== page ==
Bitter Giuseppe Cocktail Recipe

Bitter Giuseppe Nutrition Facts






Created by

Nic Polotnianko

I fell in love with the art of mixology 6 years ago. Since then, I've honed my skills, crafting a myriad of cocktail recipes, and sharing my passion with other enthusiasts.

August 9, 2023


The Bitter Giuseppe cocktail was created by Stephen Cole, a bartender at The Violet Hour in Chicago. It is a variation of the classic Negroni, but with the addition of Cynar, an Italian bitter liqueur made from artichokes. This cocktail is perfect for those who enjoy bitter and herbal flavors, and it has become a popular choice among cocktail enthusiasts.

  • The Bitter Giuseppe was first created in the early 2000s
  • It is often enjoyed as an aperitif before a meal
  • The cocktail is named after Giuseppe Cipriani, the founder of the famous Harry's Bar in Venice, Italy

How Bitter Giuseppe Tastes?

The Bitter Giuseppe is a complex and bitter cocktail with herbal and earthy notes. It has a slightly sweet and citrusy undertone, with a rich and velvety texture. The bitterness is balanced by the sweetness of the vermouth and the orange twist garnish.

Interesting facts about Bitter Giuseppe

  • Cynar, the key ingredient in the Bitter Giuseppe, is made from 13 different herbs and plants, including artichoke
  • The Bitter Giuseppe is sometimes called a 'grown-up Negroni' due to its more complex and bitter flavor profile
  • The cocktail is often served on the rocks, but can also be enjoyed straight up


Recipe. How to make Bitter Giuseppe Drink

  1. Fill a mixing glass with ice
  2. Add Cynar, sweet vermouth, lemon juice, orange bitters, and simple syrup
  3. Stir well to combine and chill the ingredients
  4. Strain the mixture into a rocks glass filled with ice
  5. Garnish with an orange twist, expressing the oils over the top of the cocktail and placing it on the rim of the glass

Pro Tips

  • Use fresh lemon juice for a brighter, more vibrant flavor.
  • Chill your glass before pouring the cocktail to keep it cold longer.
  • Express the orange twist over the glass to release its oils, adding an extra layer of flavor.

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What you could change in Bitter Giuseppe

  • Cynar: Can be substituted with another bitter liqueur, such as Campari or Aperol.
  • Sweet Vermouth: Can be replaced with dry vermouth for a less sweet cocktail.
  • Orange Bitters: If unavailable, Angostura bitters can be used as a substitute.

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Frequently Asked Questions on Bitter Giuseppe

Can I use any other garnish besides the orange twist for the Bitter Giuseppe?

Yes, while the orange twist is traditional, you can experiment with other types of citrus like grapefruit or even aromatics like rosemary.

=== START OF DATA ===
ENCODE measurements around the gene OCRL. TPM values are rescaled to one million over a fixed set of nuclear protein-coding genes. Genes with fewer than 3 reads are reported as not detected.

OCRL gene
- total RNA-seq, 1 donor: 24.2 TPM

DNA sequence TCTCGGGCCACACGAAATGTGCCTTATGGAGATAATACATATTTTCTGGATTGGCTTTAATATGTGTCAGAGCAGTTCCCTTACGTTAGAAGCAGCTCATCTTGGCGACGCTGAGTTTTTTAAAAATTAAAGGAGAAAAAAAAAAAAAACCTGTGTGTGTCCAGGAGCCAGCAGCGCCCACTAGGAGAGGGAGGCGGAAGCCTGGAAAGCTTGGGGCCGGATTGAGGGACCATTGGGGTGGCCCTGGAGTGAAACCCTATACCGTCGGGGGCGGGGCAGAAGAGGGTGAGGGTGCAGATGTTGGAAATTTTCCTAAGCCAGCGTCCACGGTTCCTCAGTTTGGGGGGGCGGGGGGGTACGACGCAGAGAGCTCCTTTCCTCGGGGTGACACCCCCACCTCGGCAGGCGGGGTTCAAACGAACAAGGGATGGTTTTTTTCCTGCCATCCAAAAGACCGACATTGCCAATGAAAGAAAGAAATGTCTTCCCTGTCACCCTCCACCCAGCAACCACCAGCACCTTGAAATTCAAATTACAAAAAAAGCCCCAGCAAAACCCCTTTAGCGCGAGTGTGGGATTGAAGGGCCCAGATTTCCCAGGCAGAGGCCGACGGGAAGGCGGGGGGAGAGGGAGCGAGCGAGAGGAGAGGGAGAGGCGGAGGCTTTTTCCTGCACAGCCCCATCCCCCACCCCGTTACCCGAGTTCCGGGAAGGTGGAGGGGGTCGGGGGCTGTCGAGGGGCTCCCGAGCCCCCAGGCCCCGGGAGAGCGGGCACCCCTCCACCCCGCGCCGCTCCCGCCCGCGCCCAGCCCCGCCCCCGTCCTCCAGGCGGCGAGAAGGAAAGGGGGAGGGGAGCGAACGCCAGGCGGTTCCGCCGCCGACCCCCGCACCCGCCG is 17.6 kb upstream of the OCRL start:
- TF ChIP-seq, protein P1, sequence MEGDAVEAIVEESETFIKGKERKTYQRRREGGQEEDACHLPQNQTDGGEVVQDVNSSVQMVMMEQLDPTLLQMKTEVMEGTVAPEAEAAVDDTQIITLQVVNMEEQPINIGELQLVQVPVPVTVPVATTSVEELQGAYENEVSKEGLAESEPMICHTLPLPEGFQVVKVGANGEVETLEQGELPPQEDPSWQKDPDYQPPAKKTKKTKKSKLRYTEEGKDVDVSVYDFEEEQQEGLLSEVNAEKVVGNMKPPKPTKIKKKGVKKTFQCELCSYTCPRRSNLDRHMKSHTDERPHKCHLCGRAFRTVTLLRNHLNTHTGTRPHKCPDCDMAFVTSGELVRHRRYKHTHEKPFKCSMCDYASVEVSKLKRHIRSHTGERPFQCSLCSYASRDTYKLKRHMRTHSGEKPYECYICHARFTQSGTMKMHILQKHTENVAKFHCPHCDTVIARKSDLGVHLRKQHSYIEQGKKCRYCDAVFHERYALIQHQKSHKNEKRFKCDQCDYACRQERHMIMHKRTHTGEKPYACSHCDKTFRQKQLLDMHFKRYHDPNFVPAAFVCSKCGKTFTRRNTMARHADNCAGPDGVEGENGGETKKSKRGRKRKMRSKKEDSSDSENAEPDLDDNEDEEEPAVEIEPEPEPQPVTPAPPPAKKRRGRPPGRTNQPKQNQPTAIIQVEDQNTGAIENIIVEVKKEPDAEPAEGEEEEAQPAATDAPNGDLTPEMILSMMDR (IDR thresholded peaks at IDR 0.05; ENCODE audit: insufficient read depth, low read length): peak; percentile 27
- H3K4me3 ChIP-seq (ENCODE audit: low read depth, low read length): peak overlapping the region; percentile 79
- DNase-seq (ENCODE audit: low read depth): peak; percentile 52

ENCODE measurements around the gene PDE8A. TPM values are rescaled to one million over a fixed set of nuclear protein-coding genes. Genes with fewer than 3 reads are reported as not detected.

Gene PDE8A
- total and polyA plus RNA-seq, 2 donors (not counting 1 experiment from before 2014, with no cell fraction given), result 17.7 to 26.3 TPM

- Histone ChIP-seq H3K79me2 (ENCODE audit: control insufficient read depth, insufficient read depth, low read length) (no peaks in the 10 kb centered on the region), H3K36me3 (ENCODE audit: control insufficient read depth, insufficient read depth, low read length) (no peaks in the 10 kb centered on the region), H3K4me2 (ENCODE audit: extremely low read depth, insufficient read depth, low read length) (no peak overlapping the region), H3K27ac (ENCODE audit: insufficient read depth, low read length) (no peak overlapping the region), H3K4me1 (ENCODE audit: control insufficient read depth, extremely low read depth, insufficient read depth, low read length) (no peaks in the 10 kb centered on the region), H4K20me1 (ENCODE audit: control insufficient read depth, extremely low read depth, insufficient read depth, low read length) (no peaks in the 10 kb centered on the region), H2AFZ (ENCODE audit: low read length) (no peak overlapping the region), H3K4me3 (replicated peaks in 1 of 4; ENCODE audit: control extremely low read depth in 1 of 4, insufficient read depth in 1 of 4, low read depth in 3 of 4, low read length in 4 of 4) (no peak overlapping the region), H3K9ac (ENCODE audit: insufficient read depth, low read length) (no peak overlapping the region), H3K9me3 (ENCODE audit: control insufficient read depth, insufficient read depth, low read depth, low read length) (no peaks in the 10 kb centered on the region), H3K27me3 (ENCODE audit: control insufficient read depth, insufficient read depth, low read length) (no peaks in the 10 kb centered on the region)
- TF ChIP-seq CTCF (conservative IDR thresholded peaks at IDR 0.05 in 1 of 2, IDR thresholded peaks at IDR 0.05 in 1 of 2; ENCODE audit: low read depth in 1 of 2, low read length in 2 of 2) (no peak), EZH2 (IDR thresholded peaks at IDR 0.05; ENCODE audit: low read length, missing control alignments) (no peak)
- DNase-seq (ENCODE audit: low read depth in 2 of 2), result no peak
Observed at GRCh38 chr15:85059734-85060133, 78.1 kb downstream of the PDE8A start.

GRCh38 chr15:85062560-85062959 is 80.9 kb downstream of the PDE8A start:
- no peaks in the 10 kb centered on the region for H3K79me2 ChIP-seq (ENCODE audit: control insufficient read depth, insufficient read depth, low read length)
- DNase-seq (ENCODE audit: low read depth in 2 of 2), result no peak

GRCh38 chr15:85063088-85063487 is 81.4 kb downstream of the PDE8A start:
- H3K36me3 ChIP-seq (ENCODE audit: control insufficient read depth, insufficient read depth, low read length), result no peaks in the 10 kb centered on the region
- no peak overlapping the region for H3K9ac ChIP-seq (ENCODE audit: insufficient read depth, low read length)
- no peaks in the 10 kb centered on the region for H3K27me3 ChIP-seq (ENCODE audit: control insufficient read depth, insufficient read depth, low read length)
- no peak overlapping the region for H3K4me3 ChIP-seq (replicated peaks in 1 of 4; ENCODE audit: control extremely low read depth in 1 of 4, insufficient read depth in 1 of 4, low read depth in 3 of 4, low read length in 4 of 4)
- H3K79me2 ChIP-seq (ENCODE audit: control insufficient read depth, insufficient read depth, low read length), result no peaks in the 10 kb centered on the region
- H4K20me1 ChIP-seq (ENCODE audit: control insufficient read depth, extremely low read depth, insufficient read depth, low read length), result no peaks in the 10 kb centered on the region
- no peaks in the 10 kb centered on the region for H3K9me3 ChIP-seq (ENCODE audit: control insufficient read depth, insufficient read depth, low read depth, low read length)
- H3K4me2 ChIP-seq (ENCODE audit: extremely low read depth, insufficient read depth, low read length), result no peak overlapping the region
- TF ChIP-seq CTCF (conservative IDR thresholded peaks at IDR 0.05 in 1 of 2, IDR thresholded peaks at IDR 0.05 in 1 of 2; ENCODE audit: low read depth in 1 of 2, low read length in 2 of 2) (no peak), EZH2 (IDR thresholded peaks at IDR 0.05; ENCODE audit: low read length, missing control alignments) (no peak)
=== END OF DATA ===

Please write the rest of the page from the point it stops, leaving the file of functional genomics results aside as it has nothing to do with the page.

Is there a non-alcoholic version of the Bitter Giuseppe?

You can make a mocktail version by using non-alcoholic substitutes for the alcohols, like non-alcoholic sweet vermouth and non-alcoholic bitter liqueur. Lemon juice, orange bitters and syrup can remain the same.

What kind of food pairs well with a Bitter Giuseppe?

Given its Italian origins and bitter profile, the Bitter Giuseppe pairs well with rich pasta dishes, hearty meats, and strong cheeses.

Why is the cocktail named after Giuseppe Cipriani?

While the cocktail is only suggestively named after him, Giuseppe Cipriani was a well-known figure in the cocktail world, having founded the famous Harry's Bar in Venice, Italy.

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Extra information to help you make Bitter Giuseppe

The basic composition of simple syrup is relatively straightforward – a 1:1 ratio of sugar and water. This mixture is heated until the sugar dissolves, resulting in a clear, sweet syrup.

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Place your chosen strainer on top of the shaker or mixing glass, ensuring a secure fit. Pour the cocktail into a glass through the strainer, which will catch solid ingredients and ice. If double straining, hold the fine mesh strainer between the shaker and the glass.

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Insert the spoon into the glass until it touches the bottom. Keep the back of the spoon against the inside wall of the glass, and stir in a smooth, circular motion. The goal is to swirl the ice and ingredients together without churning or splashing.

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Garnishing a bar drink depends on the type of garnish and the cocktail. Generally, it involves preparing the garnish (like cutting a citrus wheel or picking a sprig of mint), and then adding it to the drink in a visually appealing way (like perching it on the rim or floating it on top).

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